One Perfectly Civil Man

by unpseudable

Just your average, honest American everyman, doing his duty

Tom Hanks’ new role, as Juror #8, is in an up-to-date retelling of 12 Angry Men, showing the reality of life in an American courtroom.  Diverging considerably from the original, this retelling has Hanks playing a perfectly reasonable-minded, polite juror in a domestic violence case, while all his fellow jurors around him are behaving similarly reasonably.

The film starts from an intriguing premise: major Hollywood star, Tom Hanks, is called in for jury duty.  Despite the high profile nature of this particular juror, all agree that he seems to be an entirely reasonable man, one likely to take his duties very seriously.  All starts off in a deceptively typical manner: our hero assiduously takes notes, listening intently to the ins and outs of the case.  And so it continues.

Soon it becomes clear that one of the lawyers on the prosecution team is not what she seems.  Despite appearing to be a serious-minded lawyer, she has another agenda.  She, it transpires, is a Tom Hanks fan.  During a break in the trial, she approaches Hanks in a stairwell and politely thanks him, telling him that everyone is so impressed that such a major star is there, ready and willing to do jury duty.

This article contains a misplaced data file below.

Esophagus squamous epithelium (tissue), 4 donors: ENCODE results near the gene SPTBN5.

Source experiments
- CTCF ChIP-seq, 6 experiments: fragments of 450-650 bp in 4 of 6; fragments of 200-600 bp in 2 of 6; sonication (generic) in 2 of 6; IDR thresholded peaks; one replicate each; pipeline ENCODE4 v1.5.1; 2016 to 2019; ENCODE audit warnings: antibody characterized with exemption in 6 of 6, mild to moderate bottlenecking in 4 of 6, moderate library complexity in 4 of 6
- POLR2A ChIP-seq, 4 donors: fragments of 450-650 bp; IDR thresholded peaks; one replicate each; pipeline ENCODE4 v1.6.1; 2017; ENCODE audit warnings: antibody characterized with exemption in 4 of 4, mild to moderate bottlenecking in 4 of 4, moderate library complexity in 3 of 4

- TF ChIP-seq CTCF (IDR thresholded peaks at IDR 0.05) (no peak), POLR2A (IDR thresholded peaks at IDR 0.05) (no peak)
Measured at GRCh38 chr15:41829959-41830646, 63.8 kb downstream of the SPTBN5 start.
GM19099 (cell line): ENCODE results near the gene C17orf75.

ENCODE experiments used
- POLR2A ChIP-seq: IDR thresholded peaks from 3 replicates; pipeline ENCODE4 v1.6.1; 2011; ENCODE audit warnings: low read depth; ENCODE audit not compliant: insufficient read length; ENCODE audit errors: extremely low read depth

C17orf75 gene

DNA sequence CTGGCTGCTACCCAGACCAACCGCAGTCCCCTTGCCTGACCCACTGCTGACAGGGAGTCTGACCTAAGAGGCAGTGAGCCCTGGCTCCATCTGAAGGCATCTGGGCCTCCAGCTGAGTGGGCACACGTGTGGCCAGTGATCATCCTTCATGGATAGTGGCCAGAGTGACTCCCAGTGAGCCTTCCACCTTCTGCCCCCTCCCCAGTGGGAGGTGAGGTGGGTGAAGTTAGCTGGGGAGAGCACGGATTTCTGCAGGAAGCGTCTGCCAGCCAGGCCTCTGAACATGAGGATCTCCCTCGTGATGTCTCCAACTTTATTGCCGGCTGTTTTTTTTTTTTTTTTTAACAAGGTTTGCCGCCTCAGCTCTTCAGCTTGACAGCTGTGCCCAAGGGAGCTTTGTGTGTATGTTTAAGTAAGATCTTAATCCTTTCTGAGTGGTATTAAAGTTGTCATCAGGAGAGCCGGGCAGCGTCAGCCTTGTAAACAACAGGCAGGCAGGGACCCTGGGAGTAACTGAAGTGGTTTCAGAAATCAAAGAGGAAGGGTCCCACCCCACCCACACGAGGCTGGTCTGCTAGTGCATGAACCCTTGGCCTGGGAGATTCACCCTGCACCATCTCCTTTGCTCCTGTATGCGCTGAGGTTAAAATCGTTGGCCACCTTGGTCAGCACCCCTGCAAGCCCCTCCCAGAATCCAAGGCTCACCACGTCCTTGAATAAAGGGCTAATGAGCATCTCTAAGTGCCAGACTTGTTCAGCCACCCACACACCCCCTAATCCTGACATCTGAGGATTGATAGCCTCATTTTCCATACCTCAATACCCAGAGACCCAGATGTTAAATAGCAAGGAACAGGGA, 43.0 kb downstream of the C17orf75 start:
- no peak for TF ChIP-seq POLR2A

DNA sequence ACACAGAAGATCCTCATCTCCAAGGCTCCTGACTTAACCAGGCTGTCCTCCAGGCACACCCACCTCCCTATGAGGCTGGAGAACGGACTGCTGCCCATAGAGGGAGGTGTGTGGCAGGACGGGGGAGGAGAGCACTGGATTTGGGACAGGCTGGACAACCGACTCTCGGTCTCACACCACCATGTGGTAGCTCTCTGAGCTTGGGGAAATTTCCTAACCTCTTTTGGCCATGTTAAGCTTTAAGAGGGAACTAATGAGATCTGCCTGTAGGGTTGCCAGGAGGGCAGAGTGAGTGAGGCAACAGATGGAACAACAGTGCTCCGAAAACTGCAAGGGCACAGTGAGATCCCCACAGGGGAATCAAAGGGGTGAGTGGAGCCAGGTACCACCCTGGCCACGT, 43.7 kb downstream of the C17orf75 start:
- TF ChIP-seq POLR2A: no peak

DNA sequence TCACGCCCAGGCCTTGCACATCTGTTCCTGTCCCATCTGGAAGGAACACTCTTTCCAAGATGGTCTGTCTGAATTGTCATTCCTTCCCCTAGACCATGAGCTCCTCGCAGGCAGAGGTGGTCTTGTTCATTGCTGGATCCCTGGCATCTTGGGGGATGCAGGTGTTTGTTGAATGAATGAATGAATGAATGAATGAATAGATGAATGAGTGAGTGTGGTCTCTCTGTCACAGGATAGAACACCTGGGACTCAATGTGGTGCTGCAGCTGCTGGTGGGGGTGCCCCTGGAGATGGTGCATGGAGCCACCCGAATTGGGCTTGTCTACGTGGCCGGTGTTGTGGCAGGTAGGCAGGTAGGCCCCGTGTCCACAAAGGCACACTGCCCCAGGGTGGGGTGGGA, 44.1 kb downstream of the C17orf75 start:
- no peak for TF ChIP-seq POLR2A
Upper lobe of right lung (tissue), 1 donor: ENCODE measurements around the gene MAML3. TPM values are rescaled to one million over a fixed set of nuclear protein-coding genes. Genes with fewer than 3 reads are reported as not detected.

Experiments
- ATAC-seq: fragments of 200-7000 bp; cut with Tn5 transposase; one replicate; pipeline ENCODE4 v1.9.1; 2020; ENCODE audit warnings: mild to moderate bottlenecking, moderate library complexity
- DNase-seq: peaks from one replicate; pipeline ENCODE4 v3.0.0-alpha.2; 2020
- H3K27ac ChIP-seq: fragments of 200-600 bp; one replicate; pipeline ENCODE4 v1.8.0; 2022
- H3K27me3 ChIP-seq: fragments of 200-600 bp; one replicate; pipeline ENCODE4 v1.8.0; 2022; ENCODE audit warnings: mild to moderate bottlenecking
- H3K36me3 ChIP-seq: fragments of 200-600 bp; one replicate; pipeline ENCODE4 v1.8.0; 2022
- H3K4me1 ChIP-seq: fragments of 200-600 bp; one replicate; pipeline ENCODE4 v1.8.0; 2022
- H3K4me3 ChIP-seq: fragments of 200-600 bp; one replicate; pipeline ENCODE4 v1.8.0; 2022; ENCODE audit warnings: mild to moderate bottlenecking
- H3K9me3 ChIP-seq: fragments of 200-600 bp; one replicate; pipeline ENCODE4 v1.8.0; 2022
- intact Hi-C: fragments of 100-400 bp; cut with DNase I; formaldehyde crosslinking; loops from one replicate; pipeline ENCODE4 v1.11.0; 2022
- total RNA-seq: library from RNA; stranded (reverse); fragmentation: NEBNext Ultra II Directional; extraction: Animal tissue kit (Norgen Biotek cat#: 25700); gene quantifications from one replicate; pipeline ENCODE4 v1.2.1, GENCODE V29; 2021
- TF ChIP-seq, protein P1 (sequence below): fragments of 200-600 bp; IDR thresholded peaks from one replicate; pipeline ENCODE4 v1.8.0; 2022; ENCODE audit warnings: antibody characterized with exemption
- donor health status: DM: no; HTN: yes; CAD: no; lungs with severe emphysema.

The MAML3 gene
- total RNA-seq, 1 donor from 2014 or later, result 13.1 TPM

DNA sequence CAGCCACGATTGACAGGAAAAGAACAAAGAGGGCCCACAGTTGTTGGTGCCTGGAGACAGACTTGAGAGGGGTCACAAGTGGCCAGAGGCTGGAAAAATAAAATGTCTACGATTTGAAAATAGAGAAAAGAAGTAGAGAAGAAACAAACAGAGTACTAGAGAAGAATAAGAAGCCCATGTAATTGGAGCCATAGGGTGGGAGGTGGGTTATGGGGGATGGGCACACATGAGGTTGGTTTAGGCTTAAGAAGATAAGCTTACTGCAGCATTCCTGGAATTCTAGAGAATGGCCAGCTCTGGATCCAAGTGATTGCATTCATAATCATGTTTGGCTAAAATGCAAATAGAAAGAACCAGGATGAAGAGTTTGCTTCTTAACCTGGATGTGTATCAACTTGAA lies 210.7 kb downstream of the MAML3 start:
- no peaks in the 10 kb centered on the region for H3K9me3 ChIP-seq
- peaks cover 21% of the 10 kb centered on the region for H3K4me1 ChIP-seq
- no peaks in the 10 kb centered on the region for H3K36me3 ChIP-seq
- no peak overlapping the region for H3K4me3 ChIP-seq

Once the defence gets wind of this breach of ethics, all momentum is lost.  What could have been a romantic comedy-drama detailing the clandestine affair between two people divided by fame and courtroom ethics, or a thriller breaking wide open an apparently simple case to reveal a massive conspiracy, leading to a countrywide game of cat and mouse, the plot instead plumps for realism.  The case goes for a mistrial, leaving the defendant pleading guilty to the lesser charge of disturbing the peace, getting away with a $150 fine.

The best courtroom dramas, with life-and-death stakes, palpable tension pervading every scene, the hero battling against all odds to sway the opinions of jurors, can become true classics.  This one, with Hanks playing his well-worn, everyman, nice-guy role, and a narrative opting for realistic outcomes at every turn is not one of them.  The verdict is: avoid.

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